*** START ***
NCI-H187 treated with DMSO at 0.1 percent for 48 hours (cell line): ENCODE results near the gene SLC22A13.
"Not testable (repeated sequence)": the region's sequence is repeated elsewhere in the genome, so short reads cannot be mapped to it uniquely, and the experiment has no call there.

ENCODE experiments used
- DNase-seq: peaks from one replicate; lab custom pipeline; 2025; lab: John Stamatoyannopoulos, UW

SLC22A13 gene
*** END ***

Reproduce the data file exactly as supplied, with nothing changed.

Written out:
NCI-H187 treated with DMSO at 0.1 percent for 48 hours (cell line): ENCODE results near the gene SLC22A13.
"Not testable (repeated sequence)": the region's sequence is repeated elsewhere in the genome, so short reads cannot be mapped to it uniquely, and the experiment has no call there.

ENCODE experiments used
- DNase-seq: peaks from one replicate; lab custom pipeline; 2025; lab: John Stamatoyannopoulos, UW

SLC22A13 gene